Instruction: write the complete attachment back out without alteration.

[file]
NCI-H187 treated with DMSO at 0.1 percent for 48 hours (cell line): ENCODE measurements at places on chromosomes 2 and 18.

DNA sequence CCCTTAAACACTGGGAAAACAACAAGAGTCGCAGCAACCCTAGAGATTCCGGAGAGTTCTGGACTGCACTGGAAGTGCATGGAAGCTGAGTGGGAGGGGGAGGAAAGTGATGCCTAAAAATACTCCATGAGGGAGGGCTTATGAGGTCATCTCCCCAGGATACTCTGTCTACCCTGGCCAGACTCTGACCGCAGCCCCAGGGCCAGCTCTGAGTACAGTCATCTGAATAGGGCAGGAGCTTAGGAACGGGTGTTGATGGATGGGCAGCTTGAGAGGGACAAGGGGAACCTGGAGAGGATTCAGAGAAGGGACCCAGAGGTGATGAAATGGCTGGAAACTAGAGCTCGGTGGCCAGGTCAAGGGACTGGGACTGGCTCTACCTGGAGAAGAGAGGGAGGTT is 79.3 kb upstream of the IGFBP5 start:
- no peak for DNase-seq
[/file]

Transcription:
NCI-H187 treated with DMSO at 0.1 percent for 48 hours (cell line): ENCODE measurements at places on chromosomes 2 and 18.

DNA sequence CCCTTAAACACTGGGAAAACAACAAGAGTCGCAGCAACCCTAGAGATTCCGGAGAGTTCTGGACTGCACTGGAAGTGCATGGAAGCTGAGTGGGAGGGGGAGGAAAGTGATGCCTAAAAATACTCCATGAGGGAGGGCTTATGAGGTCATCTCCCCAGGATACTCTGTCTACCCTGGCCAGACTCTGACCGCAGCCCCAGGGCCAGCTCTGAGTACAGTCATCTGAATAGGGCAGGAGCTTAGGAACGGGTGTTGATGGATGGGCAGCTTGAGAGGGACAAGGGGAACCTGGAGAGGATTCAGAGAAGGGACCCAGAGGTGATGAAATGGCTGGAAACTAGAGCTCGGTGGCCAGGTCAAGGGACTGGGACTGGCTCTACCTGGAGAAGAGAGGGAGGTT is 79.3 kb upstream of the IGFBP5 start:
- no peak for DNase-seq